have been provided above in reference to those figures and may not be repeated below in the discussion of Figs. 10 and 11. Any ordering of the acts shown in Figs. 10 and 11 does not limit claimed subject matter and does not imply that the acts must be undertaken in the order shown and/or that any particular act in either of Figs. 10 or 11 is necessarily dependent upon another act. Further, in the description of Figs. 10 and 11 that follows, references to the display of items may refer to display of an associated item header along with an item or to display of an associated item header alone. Similarly, while some acts of Figs. 10 and/or 11 may call for display of an item, those skilled in the art will recognize that display of an item may comprise display of an indicator of an item such as an item header.
 With regard to Fig. 10 and method 1300, an item may be associated with a property in act 1310. In act 1312 the property associated with the item may be altered. In acts 1314-1318, the stored item may be respectively sorted, searched for, or archived. In act 1320 the item, or an indicator thereof, may be displayed (e.g., on a display of a terminal device).
 With regard to Fig. 11 and method 1400, a message may be formulated in act 1402 where that message includes an indicator of a sender of the message comprising a name of a group of personal contacts. In act 1404 the message may be sent to one or more personal contacts in the group of personal contacts, while in act 1406 the message may be sent to one or more personal contacts not in the group of personal contacts.
 While particular implementations have just been described, claimed subject
matter is not limited in scope to one or more particular implementations. For example, some implementations may be in hardware, such as employed to operate on a device or combination of devices, for example, whereas other implementations may be in software. Further, some implementations may be employed in firmware, or as any combination of hardware, software, and/or firmware, for example. Likewise, although claimed subject matter is not limited in scope in this respect, some implementations may comprise one or more articles, such as a storage medium or storage media. This storage media, such as, one or more CD-ROMs, computer disks, flash memory, or the like, for example, may have instructions stored thereon, that, when executed by a system, such as a computer system, computing platform, or other system, for example, may result in execution of an implementation of a method in accordance with claimed subject matter,. such as one of the implementations previously described, for example. As one potential example, a computing platform may include one or more processing units or processors, one or more input/output devices, such as a display, a keyboard and/or a mouse, and/or one or more memories, such as static random access memory, dynamic random access memory, flash memory, and/or a hard drive.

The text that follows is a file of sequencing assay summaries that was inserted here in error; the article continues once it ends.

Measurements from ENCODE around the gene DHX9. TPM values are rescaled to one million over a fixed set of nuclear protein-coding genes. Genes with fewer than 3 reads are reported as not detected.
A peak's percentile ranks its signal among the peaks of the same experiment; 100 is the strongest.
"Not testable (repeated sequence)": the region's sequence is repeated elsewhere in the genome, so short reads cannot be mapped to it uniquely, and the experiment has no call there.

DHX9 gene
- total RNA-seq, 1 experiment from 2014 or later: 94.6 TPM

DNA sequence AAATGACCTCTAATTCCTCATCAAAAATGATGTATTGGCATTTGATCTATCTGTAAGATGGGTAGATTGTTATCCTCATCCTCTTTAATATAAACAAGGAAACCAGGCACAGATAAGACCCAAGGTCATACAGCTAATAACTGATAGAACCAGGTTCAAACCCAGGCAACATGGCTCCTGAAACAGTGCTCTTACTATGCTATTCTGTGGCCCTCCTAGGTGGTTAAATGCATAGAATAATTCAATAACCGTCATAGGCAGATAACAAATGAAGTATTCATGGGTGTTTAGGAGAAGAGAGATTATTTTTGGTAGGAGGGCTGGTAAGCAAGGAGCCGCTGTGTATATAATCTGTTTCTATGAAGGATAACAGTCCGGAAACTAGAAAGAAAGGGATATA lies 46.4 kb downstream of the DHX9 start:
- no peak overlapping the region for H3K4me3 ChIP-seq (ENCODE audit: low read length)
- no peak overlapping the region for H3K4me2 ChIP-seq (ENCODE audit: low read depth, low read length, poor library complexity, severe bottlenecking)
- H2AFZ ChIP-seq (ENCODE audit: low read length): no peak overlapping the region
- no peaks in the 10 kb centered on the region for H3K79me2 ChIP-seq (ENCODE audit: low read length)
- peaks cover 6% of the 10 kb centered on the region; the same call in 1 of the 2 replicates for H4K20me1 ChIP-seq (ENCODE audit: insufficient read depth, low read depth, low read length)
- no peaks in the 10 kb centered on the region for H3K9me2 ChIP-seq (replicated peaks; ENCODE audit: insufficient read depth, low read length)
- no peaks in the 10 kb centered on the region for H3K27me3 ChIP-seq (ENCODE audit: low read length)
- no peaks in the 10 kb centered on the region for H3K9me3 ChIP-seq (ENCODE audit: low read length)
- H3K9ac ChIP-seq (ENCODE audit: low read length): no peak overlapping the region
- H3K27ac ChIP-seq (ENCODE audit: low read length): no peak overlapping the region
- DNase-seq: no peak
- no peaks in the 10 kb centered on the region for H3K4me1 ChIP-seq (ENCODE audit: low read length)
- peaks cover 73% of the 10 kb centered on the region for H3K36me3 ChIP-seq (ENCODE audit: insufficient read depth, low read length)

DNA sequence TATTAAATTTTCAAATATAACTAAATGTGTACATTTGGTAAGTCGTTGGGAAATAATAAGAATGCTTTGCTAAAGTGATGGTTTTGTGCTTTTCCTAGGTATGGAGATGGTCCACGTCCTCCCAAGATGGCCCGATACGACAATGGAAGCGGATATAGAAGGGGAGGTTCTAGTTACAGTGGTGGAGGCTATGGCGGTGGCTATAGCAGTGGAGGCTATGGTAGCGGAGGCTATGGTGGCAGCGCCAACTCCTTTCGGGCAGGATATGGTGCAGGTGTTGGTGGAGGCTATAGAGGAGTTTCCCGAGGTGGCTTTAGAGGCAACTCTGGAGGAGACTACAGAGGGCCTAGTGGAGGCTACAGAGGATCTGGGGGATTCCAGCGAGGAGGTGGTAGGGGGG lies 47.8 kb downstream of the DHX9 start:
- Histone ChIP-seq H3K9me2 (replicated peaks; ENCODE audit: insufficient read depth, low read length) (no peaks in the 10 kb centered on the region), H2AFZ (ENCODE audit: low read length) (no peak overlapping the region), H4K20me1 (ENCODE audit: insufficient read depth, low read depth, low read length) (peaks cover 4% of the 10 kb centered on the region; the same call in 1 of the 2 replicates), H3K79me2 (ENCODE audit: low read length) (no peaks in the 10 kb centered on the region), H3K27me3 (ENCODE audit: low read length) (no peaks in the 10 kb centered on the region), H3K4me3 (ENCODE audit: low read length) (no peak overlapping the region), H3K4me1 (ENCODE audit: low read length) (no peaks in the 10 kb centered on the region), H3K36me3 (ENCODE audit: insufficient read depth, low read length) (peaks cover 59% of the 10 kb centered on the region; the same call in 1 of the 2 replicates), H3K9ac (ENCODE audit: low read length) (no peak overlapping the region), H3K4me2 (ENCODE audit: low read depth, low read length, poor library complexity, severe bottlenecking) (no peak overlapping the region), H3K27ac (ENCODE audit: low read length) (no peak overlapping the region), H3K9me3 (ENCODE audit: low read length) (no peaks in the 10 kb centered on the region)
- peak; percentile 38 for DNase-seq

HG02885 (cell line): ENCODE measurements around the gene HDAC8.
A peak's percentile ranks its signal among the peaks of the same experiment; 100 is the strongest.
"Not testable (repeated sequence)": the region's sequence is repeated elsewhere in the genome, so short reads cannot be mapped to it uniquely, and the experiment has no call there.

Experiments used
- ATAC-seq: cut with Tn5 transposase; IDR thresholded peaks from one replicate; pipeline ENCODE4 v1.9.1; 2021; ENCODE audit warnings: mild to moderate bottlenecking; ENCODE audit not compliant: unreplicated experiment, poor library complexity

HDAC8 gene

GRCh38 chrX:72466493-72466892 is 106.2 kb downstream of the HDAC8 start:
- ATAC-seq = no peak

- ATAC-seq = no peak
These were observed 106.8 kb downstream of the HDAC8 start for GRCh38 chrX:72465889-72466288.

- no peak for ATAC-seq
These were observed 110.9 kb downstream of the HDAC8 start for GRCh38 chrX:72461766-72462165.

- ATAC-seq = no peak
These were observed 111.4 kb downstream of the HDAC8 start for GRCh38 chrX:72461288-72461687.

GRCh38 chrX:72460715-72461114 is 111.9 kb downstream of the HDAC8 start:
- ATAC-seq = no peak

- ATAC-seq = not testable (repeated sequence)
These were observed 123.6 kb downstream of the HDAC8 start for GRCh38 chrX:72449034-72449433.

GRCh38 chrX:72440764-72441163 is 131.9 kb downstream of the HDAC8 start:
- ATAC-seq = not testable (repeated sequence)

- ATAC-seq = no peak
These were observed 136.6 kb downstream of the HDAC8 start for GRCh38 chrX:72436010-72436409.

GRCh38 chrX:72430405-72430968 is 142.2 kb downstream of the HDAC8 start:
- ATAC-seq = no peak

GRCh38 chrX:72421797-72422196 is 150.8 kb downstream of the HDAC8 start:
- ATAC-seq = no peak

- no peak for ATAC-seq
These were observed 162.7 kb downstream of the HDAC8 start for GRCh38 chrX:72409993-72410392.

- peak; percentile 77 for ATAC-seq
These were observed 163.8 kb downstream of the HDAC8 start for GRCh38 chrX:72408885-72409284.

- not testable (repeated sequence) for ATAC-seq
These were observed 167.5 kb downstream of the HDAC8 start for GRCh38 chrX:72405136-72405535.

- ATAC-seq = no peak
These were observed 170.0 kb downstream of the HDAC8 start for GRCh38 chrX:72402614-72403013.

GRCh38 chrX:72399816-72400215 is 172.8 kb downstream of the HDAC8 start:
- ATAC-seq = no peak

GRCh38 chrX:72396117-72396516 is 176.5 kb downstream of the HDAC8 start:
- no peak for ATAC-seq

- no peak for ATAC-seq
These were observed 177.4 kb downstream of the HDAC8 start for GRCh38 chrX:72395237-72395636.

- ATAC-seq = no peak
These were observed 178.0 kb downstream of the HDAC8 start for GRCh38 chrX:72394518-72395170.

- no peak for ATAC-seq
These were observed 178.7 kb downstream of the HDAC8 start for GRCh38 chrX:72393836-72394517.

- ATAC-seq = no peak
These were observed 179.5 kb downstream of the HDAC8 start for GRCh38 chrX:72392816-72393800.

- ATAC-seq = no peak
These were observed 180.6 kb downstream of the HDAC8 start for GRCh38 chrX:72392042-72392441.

Reference in the specification to "an implementation," "one implementation," "some implementations," or "other implementations" may mean that a particular feature, structure, or characteristic described in connection with one or more implementations may be included in at least some implementations, but not necessarily in all implementations. The various appearances of "an implementation," "one implementation," or "some implementations" in the preceding description are
not necessarily all referring to the same implementations. Also, as used herein, the article "a" includes one or more items. Moreover, when terms or phrases such as "coupled" or "responsive" or "in response to" or "in communication with" are used herein or in the claims that follow, these terms should be interpreted broadly. For example, the phrase "coupled to" may refer to being communicatively, electrically and/or operatively coupled as appropriate for the context in which the phrase is used.
 In the preceding description, various aspects of claimed subject matter have been described. For purposes of explanation, specific numbers, systems and/or configurations were set forth to provide a thorough understanding of claimed subject matter. However, it should be apparent to one skilled in the art having the benefit of this disclosure that claimed subject matter may be practiced without the specific details. In other instances, well-known features were omitted and/or simplified so as not to obscure claimed subject matter. While certain features have been illustrated and/or described herein, many modifications, substitutions, changes and/or equivalents will now, or in the future, occur to those skilled in the art. It is, therefore, to be understood that the appended claims are intended to cover all such modifications and/or changes as fall within the true spirit of claimed subject matter.